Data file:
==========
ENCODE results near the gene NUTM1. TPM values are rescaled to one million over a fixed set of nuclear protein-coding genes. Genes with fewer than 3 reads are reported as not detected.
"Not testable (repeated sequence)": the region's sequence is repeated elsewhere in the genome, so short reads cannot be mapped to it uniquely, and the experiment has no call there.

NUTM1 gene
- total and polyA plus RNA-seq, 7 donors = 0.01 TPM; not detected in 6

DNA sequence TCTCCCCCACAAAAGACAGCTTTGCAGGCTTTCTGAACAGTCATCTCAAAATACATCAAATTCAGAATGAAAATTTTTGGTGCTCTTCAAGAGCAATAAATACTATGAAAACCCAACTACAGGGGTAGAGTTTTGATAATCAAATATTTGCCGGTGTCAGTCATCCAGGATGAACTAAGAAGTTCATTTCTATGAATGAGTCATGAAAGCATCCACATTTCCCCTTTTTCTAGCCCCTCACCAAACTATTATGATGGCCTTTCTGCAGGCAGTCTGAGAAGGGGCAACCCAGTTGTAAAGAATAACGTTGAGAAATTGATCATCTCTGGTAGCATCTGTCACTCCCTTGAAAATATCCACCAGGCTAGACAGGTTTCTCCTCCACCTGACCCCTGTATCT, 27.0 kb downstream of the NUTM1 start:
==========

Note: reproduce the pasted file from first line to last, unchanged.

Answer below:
ENCODE results near the gene NUTM1. TPM values are rescaled to one million over a fixed set of nuclear protein-coding genes. Genes with fewer than 3 reads are reported as not detected.
"Not testable (repeated sequence)": the region's sequence is repeated elsewhere in the genome, so short reads cannot be mapped to it uniquely, and the experiment has no call there.

NUTM1 gene
- total and polyA plus RNA-seq, 7 donors = 0.01 TPM; not detected in 6

DNA sequence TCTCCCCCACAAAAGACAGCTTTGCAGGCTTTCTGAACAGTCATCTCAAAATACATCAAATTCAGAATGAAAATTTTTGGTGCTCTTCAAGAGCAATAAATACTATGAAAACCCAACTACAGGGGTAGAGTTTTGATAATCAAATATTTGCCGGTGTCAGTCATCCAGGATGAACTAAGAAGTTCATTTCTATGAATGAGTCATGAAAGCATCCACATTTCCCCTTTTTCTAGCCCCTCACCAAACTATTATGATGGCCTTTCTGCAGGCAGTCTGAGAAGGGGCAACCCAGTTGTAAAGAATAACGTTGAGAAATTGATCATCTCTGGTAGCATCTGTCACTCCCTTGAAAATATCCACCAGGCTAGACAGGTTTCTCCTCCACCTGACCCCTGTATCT, 27.0 kb downstream of the NUTM1 start: